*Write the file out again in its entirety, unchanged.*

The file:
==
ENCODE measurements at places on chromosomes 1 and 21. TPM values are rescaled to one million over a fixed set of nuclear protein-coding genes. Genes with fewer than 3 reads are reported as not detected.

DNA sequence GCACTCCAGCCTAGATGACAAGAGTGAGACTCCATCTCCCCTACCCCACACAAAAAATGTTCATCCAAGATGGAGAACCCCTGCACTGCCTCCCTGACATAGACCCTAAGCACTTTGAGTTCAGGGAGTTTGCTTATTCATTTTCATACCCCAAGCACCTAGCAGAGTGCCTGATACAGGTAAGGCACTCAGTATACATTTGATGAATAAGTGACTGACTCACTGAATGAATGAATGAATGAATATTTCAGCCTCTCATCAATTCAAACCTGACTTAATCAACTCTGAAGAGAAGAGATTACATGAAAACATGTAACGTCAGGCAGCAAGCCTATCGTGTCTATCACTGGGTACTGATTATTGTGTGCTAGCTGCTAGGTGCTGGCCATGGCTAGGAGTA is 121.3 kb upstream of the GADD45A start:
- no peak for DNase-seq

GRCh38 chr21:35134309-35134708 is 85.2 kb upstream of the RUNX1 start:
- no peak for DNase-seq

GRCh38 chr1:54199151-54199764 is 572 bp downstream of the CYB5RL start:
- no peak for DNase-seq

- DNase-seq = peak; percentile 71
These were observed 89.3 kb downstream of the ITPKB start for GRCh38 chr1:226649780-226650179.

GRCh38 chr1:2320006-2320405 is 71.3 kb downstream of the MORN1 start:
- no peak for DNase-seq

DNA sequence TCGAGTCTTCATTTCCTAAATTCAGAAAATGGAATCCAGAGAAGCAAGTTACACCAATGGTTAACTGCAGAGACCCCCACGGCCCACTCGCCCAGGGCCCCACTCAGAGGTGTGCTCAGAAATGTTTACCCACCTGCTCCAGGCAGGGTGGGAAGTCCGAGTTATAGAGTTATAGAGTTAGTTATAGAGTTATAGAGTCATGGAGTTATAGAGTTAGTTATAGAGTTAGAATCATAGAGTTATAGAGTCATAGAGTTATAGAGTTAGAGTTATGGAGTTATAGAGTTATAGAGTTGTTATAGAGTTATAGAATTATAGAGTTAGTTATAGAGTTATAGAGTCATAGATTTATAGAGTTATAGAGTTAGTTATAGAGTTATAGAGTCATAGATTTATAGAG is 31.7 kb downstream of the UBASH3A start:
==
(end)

ENCODE measurements at places on chromosomes 1 and 21. TPM values are rescaled to one million over a fixed set of nuclear protein-coding genes. Genes with fewer than 3 reads are reported as not detected.

DNA sequence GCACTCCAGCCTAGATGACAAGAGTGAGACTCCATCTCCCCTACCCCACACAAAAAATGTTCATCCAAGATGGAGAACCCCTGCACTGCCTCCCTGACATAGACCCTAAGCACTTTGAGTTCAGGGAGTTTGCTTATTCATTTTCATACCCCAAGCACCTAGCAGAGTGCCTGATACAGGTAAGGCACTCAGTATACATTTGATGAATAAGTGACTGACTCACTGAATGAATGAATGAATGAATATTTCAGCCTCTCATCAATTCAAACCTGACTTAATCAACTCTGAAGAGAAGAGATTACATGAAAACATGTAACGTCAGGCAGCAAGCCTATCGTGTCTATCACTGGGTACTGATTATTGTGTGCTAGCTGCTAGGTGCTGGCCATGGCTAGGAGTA is 121.3 kb upstream of the GADD45A start:
- no peak for DNase-seq

GRCh38 chr21:35134309-35134708 is 85.2 kb upstream of the RUNX1 start:
- no peak for DNase-seq

GRCh38 chr1:54199151-54199764 is 572 bp downstream of the CYB5RL start:
- no peak for DNase-seq

- DNase-seq = peak; percentile 71
These were observed 89.3 kb downstream of the ITPKB start for GRCh38 chr1:226649780-226650179.

GRCh38 chr1:2320006-2320405 is 71.3 kb downstream of the MORN1 start:
- no peak for DNase-seq

DNA sequence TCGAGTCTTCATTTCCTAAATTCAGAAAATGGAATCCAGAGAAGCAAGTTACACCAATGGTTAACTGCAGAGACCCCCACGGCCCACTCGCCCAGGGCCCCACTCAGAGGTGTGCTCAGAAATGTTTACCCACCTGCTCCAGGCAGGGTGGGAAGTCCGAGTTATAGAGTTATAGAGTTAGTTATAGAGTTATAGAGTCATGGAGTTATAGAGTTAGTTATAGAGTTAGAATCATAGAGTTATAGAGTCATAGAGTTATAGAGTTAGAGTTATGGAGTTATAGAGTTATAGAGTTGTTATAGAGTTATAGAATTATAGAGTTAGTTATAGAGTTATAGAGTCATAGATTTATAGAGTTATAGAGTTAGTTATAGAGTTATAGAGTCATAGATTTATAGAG is 31.7 kb downstream of the UBASH3A start: